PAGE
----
Has Israel Lost its Heroic Sheen?
The sad truth about Israel is that now Netanyahu is fact and Ari Ben Canaan is fiction.
The Israeli retaliations on Gaza are horrific in their ferocity and far exceed any limits of justifiable and even acceptable retribution.
Gaza is 41 kilometers long, from 6 to 12 kilometers wide, and has a total area of 365 square kilometers. It is a self administered, but a virtual prison, with 2.1 million inmates. If you factor the Israel imposed buffer zone in it, it is the most densely packed place in the world. It also is subject to a cruel and crushing economic Israeli blockade that is supported by the USA.
The irony of this being imposed by a people long experienced to prison life existence in Europe cannot be missed.
There was once an image of Israelis being a people of heroic dimensions and sterling character forged by the many tyrannies that the Jewish diasporas suffered, including the industrial scale program of extermination undertaken by Nazi Germany.
The founding of the State of Israel held out the promise of a new nation that being tempered by their experiences and motivated by the high idealism of its founders would give the world something to look up to. It was this idealism that inspired India to be among the first three countries to recognize it.
The first generations of Israeli leadership drawn from the European Jewry known as the Ashkenazim were generally liberal and progressive. This was seen in early Israel when most agriculture was under co-operative farming organized around the Kibbutz, which also entailed a communal (sharing) lifestyle.
The Histadrut, the labor union, which was the bedrock of the Labor political movement led by Israel's founding father, David Ben Gurion, is also Israel's biggest employer that owned much of its transportation, dairy, construction and services sectors. Israel was intended as a progressive, socialist and democratic state. It has moved along quite a bit away from that now.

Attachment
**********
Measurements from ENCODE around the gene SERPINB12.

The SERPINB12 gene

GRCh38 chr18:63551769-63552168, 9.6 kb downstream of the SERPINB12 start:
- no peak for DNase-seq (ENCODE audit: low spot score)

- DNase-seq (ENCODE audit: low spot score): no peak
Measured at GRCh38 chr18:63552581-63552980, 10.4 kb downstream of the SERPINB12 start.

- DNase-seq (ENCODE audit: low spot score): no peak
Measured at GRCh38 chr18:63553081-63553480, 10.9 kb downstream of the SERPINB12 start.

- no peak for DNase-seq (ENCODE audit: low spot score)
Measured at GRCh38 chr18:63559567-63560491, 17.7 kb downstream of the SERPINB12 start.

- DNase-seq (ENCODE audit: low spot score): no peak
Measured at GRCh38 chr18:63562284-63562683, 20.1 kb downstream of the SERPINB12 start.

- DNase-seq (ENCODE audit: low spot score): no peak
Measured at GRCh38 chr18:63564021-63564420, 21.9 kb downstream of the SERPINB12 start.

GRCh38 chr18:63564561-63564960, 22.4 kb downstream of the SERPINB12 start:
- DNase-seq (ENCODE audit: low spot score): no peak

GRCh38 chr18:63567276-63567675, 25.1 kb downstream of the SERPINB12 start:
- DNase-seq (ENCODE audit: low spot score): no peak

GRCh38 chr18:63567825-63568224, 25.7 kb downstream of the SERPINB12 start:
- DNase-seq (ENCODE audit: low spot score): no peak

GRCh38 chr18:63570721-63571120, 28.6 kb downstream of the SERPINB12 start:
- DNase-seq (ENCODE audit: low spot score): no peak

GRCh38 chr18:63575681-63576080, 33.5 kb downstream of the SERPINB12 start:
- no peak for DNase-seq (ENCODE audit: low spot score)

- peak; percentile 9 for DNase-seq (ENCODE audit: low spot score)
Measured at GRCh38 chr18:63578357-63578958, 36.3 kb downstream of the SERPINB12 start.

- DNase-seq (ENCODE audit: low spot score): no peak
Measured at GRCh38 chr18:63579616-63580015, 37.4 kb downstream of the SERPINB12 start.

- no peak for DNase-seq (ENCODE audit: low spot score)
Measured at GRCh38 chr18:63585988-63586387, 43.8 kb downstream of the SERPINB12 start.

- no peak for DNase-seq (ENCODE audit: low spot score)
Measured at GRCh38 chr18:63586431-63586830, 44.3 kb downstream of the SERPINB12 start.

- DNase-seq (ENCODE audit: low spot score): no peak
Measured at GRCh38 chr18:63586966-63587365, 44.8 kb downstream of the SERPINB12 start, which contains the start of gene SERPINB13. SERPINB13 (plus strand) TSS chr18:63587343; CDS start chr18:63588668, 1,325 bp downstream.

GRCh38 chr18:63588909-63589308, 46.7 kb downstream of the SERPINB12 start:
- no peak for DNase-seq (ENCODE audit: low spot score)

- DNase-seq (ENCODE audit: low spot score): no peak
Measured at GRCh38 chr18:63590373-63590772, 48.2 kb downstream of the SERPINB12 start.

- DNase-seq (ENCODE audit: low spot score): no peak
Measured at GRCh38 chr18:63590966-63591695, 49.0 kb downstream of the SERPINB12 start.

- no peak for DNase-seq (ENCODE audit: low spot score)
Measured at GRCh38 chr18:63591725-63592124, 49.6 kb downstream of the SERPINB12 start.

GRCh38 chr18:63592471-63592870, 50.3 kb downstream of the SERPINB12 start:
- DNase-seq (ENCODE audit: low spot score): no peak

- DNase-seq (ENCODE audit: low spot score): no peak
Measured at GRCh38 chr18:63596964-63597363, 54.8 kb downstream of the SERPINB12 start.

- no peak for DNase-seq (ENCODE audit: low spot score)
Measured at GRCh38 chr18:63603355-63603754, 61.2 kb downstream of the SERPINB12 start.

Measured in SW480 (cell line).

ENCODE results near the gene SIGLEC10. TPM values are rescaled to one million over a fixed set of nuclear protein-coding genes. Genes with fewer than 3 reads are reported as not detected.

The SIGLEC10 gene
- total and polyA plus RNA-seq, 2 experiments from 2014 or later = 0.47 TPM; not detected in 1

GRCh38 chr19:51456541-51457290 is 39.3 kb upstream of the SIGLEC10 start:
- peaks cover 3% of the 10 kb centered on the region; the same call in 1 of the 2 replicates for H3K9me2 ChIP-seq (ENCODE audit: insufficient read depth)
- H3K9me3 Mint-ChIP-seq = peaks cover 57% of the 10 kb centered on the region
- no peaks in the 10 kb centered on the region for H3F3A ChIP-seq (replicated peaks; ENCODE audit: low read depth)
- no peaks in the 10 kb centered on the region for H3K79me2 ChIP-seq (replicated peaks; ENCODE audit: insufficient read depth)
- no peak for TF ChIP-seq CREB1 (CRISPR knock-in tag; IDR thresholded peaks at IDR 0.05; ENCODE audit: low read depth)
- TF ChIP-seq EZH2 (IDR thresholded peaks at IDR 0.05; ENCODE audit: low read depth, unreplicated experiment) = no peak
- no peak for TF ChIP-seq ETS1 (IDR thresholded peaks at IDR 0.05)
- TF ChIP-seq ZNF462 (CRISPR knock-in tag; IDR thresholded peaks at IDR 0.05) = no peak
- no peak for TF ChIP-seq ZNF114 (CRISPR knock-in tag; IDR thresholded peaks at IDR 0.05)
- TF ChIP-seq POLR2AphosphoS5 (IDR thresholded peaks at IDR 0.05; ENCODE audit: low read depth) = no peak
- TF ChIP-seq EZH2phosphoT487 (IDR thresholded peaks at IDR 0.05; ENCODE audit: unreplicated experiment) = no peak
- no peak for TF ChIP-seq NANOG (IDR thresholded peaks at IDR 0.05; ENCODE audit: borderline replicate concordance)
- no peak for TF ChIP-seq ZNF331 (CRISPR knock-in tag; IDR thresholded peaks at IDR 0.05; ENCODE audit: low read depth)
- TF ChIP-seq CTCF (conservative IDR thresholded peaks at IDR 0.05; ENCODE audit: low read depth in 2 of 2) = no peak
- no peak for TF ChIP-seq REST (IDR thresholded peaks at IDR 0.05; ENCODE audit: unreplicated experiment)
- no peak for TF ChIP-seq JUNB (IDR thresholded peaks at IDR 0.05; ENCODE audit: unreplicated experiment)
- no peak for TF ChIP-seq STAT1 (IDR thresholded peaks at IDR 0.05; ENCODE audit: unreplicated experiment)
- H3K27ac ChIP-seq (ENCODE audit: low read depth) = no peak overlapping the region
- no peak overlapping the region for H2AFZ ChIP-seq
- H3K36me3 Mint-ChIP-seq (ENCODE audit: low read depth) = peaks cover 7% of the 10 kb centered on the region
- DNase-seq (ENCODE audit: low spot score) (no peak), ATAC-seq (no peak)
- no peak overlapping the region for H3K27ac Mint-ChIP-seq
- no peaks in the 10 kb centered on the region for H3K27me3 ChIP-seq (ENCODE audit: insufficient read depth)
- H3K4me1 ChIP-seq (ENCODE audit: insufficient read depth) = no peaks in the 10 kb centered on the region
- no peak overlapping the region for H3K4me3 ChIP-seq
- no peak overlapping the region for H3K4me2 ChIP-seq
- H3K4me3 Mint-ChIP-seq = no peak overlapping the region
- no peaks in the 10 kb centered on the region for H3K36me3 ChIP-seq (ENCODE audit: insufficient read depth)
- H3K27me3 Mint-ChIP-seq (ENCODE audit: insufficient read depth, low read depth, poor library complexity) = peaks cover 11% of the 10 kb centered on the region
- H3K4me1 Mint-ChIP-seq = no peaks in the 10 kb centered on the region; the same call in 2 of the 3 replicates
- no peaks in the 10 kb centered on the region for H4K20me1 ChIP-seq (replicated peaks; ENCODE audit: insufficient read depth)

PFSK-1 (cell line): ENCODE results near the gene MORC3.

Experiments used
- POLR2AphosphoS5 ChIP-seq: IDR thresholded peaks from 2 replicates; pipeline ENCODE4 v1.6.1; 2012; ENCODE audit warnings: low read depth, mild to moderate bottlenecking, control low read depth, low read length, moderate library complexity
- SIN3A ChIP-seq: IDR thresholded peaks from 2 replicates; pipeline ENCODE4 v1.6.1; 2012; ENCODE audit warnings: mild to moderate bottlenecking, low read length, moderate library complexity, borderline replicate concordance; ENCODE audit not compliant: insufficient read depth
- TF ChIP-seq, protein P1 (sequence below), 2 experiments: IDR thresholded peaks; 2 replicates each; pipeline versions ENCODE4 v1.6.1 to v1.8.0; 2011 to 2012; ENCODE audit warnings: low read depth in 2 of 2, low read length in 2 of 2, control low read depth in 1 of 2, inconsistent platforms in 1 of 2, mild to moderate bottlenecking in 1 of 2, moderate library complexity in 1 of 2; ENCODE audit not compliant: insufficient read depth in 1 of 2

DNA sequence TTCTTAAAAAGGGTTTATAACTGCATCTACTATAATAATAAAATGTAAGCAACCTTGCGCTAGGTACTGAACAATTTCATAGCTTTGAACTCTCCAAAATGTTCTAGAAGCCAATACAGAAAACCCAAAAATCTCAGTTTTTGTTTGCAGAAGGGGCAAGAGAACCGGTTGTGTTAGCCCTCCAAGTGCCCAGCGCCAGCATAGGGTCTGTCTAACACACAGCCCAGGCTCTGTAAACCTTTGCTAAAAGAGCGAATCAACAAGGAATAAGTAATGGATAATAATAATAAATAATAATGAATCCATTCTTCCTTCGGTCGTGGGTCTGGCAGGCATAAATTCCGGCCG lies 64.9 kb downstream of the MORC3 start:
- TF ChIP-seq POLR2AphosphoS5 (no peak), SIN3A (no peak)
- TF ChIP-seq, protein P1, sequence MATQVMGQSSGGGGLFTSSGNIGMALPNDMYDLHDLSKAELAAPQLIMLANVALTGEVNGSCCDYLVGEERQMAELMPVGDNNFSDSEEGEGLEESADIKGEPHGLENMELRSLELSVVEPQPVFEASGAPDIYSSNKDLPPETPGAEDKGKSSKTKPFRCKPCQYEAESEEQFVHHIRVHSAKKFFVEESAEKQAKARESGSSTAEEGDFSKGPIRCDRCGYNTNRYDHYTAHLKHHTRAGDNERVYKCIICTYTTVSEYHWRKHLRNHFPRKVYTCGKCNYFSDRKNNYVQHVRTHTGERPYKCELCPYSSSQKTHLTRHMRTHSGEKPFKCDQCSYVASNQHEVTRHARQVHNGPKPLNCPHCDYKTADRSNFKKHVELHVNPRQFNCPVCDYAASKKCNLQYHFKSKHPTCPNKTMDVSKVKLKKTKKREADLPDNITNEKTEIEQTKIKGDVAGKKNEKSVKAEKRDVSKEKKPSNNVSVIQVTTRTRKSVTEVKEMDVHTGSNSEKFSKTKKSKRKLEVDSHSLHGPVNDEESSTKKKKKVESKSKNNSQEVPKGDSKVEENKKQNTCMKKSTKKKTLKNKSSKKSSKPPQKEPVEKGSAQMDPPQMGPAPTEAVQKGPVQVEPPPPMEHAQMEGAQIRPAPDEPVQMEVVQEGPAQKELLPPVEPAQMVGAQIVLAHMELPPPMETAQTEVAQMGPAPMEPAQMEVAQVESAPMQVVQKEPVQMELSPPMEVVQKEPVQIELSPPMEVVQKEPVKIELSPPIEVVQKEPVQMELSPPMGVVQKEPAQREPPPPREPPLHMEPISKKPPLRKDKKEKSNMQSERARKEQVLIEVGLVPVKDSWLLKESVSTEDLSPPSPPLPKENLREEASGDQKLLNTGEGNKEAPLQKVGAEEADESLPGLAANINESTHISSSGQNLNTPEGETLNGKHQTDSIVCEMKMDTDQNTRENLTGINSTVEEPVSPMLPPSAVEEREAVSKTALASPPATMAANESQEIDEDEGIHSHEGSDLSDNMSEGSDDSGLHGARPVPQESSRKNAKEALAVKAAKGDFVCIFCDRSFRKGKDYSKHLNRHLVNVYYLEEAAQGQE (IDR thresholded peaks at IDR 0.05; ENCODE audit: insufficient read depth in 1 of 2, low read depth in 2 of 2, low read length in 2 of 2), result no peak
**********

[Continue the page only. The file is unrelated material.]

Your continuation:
During the initial years of its existence Israel heroically defied the odds and many writers like the late Leon Uris captured this new promised spirit of the Israeli people. His 600-page masterpiece Exodus created a sensation in 1957 and propelled him to the highest literary fame. It was a detailed and heroic chronicle of European Jewry from the turn of the last century to the creation of the State of Israel in 1948.
Exodus, while being the epic story of a nation seeking a state, was also the touching love story of Ari Ben Canaan, an Israeli freedom fighter and Kitty Fremont, an American nurse who joins Canaan's fight for a Jewish state. In 1958, after it became one of the most popular novels of the century, Exodus was made into a film by Otto Preminger and featured Paul Newman as Ari Ben Canaan. Paul Newman with his striking good looks, great acting ability and cool style was then the reigning Hollywood god. It was probably the first time that Hollywood had portrayed a Jewish man in such heroic dimensions. The book and the movie contributed the most to the mythologizing of the Israeli fighter as an indomitable and idealistic hero.
But it is not that Israel lacked such men those days. The founders of the Palmach, the elite strike force of the Haganah that was the forerunner of the Israeli Defence Forces (IDF), men like Moshe Dayan, Haim Bar Lev, Ezer Weizmann, Yigael Yadin, Yitzhak Rabin and Yigal Allon, were all men of heroic proportions and each one could have been a prototype for Ari Ben Canaan.